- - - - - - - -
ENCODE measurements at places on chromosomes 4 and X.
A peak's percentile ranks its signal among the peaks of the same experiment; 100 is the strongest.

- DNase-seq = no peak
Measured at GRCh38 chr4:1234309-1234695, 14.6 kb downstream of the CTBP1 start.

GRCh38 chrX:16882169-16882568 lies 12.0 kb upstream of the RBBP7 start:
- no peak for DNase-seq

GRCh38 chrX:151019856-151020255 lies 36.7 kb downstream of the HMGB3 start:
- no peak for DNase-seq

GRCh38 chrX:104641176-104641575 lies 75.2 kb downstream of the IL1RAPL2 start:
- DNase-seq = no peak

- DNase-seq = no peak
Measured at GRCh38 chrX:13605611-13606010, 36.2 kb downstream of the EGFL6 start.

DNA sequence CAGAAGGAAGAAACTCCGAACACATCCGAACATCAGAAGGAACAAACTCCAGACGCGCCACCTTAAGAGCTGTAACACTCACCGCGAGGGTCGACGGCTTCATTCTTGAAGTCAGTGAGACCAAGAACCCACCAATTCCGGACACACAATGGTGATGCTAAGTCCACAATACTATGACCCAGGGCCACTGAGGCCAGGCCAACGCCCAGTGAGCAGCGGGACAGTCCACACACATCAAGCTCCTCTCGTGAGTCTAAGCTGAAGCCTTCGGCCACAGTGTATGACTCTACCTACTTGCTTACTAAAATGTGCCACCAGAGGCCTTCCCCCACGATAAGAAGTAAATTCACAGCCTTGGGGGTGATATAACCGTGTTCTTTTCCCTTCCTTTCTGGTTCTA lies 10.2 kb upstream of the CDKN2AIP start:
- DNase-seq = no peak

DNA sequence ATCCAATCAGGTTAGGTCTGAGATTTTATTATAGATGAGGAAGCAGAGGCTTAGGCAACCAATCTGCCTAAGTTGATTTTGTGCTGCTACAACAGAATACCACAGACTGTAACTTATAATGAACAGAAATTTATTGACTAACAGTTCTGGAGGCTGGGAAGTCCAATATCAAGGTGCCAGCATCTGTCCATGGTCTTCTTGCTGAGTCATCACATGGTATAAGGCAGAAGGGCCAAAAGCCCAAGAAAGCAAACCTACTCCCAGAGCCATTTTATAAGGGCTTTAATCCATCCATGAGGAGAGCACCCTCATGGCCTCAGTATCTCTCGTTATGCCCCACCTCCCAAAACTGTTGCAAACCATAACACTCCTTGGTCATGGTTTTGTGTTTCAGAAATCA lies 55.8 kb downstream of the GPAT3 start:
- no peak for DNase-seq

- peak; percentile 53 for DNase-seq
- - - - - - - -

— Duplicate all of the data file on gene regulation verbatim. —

ENCODE measurements at places on chromosomes 4 and X.
A peak's percentile ranks its signal among the peaks of the same experiment; 100 is the strongest.

- DNase-seq = no peak
Measured at GRCh38 chr4:1234309-1234695, 14.6 kb downstream of the CTBP1 start.

GRCh38 chrX:16882169-16882568 lies 12.0 kb upstream of the RBBP7 start:
- no peak for DNase-seq

GRCh38 chrX:151019856-151020255 lies 36.7 kb downstream of the HMGB3 start:
- no peak for DNase-seq

GRCh38 chrX:104641176-104641575 lies 75.2 kb downstream of the IL1RAPL2 start:
- DNase-seq = no peak

- DNase-seq = no peak
Measured at GRCh38 chrX:13605611-13606010, 36.2 kb downstream of the EGFL6 start.

DNA sequence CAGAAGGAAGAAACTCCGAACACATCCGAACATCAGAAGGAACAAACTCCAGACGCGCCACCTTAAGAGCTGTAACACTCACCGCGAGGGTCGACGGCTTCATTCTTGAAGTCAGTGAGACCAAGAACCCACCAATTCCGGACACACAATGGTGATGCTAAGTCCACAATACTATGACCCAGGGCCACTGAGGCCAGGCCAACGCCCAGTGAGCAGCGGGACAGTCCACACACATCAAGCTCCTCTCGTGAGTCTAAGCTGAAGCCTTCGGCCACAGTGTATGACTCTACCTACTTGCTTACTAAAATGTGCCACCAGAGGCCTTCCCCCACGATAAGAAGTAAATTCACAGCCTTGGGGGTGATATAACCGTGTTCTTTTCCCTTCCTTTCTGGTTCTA lies 10.2 kb upstream of the CDKN2AIP start:
- DNase-seq = no peak

DNA sequence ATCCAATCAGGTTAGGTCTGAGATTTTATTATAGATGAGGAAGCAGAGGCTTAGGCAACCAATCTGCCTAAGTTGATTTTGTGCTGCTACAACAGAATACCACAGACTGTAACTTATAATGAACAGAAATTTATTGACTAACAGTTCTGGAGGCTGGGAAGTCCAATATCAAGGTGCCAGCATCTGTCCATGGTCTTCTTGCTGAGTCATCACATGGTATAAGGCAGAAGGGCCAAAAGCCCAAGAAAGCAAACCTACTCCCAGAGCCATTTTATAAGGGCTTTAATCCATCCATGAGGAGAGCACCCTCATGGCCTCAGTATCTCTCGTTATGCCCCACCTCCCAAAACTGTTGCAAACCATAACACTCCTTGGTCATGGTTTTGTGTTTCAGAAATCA lies 55.8 kb downstream of the GPAT3 start:
- no peak for DNase-seq

- peak; percentile 53 for DNase-seq